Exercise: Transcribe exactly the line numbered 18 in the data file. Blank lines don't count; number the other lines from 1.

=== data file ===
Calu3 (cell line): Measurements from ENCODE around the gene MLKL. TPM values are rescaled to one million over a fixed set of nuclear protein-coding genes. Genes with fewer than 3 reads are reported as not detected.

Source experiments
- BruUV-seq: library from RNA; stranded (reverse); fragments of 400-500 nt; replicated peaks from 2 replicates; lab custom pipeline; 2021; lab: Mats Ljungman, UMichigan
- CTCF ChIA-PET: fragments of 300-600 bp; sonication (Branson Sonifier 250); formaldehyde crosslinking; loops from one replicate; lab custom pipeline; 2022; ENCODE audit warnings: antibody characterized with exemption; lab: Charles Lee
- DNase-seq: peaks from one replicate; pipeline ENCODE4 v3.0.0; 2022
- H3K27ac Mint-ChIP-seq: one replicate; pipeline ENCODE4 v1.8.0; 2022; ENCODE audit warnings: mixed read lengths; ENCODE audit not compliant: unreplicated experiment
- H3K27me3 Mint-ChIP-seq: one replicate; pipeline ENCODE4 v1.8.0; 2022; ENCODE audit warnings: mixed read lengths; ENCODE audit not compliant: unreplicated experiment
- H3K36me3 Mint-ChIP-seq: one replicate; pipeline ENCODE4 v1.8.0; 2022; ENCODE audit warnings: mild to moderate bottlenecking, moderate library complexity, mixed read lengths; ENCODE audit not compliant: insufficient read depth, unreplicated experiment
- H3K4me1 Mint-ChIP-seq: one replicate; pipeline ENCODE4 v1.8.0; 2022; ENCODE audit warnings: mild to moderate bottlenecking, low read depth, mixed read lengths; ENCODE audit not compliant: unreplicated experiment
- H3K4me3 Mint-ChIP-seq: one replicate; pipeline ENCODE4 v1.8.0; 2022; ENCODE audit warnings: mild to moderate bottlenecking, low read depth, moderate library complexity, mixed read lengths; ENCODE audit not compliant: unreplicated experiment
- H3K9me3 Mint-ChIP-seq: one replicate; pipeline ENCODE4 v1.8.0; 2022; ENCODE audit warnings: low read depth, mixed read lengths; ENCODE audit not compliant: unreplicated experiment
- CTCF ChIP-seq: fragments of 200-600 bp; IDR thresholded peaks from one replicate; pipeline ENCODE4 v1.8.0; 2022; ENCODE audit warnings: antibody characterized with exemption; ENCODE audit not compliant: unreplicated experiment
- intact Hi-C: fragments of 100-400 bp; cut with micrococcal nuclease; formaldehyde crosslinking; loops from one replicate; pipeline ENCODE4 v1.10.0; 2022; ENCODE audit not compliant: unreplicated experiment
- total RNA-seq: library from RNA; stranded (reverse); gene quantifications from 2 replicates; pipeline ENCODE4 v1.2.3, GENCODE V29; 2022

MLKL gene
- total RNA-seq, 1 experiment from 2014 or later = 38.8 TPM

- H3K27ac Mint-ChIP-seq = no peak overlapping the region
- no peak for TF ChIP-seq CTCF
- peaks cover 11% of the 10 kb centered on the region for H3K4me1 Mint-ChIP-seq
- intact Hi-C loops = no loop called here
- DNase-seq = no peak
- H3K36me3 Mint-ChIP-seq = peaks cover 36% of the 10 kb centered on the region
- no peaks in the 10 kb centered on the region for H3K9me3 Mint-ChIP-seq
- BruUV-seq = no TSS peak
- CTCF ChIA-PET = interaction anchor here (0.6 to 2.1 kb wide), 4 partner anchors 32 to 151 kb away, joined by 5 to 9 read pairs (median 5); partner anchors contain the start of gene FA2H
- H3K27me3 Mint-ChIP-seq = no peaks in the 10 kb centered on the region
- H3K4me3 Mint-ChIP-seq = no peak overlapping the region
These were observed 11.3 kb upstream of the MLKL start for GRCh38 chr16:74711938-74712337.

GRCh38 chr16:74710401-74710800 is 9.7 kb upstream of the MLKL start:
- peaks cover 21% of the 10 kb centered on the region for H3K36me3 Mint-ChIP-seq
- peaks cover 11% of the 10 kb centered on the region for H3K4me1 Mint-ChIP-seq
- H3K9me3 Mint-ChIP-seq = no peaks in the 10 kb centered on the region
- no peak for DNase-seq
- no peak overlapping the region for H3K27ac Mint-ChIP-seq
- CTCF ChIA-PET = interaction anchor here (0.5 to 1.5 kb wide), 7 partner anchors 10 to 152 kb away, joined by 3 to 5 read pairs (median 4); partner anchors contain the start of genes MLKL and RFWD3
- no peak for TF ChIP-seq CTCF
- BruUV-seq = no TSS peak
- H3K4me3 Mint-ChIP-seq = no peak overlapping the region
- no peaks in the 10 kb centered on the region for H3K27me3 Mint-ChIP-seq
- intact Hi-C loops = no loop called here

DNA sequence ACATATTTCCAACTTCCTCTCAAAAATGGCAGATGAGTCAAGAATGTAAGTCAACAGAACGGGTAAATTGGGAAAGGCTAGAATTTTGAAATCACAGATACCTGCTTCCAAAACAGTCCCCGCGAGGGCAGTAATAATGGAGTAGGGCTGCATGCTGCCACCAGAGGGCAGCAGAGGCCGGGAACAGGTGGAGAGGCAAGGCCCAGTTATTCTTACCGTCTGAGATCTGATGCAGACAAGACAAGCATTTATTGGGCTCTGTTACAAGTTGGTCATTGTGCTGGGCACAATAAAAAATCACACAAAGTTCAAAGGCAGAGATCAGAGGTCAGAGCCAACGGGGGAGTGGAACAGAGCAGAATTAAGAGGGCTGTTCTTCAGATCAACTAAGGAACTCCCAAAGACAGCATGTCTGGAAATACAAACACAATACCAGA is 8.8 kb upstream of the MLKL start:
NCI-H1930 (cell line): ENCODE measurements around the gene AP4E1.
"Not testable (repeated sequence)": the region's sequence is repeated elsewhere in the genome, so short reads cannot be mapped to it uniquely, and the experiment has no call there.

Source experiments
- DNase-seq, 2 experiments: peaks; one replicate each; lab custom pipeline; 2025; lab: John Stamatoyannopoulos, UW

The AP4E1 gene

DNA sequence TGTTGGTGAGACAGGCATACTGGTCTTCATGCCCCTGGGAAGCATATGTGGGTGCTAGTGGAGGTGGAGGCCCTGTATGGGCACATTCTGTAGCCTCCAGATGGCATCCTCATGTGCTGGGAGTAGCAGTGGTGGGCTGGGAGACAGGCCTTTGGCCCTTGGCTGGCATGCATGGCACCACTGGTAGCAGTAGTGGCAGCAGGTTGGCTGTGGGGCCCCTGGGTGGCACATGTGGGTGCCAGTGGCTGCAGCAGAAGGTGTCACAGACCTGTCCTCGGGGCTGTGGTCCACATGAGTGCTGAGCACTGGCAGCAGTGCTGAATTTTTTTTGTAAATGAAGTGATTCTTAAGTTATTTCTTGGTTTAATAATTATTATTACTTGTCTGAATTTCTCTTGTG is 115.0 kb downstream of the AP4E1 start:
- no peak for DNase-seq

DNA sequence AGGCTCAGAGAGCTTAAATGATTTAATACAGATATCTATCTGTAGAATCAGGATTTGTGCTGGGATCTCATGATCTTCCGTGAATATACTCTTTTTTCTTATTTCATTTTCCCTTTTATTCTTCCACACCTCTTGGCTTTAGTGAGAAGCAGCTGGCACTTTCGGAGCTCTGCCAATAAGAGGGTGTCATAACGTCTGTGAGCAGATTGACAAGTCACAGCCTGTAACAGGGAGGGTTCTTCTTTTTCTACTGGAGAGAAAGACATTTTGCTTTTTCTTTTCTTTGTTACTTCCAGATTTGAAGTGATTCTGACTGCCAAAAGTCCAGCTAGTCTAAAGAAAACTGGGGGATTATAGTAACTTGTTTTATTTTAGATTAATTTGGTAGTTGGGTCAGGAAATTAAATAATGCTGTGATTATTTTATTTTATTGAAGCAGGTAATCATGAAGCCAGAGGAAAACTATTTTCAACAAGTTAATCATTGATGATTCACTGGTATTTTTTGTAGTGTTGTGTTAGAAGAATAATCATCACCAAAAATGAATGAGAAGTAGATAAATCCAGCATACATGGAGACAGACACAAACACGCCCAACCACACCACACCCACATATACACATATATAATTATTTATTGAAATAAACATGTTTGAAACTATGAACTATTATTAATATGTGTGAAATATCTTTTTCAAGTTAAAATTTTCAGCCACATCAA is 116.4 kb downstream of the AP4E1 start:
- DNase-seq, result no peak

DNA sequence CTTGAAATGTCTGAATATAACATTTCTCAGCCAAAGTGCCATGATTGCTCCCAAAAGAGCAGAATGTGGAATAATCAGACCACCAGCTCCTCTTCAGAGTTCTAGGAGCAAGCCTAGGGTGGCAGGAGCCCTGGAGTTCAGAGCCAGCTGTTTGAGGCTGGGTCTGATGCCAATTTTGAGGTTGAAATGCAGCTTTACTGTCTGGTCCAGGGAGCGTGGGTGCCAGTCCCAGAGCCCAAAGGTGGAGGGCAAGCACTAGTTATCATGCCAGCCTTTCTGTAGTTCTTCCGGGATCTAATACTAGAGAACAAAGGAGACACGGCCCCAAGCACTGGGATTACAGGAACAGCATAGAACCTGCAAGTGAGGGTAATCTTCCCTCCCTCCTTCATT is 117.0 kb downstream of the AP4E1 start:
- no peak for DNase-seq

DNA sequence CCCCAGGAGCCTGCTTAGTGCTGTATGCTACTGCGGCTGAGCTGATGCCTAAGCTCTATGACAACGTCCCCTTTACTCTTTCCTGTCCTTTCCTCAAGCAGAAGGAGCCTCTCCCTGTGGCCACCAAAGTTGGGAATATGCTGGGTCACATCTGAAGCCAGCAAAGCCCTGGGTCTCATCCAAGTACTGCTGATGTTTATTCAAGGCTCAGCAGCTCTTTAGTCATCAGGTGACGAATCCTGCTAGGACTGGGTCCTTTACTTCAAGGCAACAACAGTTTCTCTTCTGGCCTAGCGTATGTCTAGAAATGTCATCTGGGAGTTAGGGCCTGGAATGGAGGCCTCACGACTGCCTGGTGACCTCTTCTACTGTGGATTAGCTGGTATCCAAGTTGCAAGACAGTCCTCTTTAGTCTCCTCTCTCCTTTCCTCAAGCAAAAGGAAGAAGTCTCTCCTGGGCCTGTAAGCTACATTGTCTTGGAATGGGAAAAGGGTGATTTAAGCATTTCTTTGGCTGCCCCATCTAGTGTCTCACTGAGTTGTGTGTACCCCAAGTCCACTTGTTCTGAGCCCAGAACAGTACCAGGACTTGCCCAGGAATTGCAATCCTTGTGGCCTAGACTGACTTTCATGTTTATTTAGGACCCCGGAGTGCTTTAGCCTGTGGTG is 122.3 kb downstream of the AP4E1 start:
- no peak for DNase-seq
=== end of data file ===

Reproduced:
- no peak for TF ChIP-seq CTCF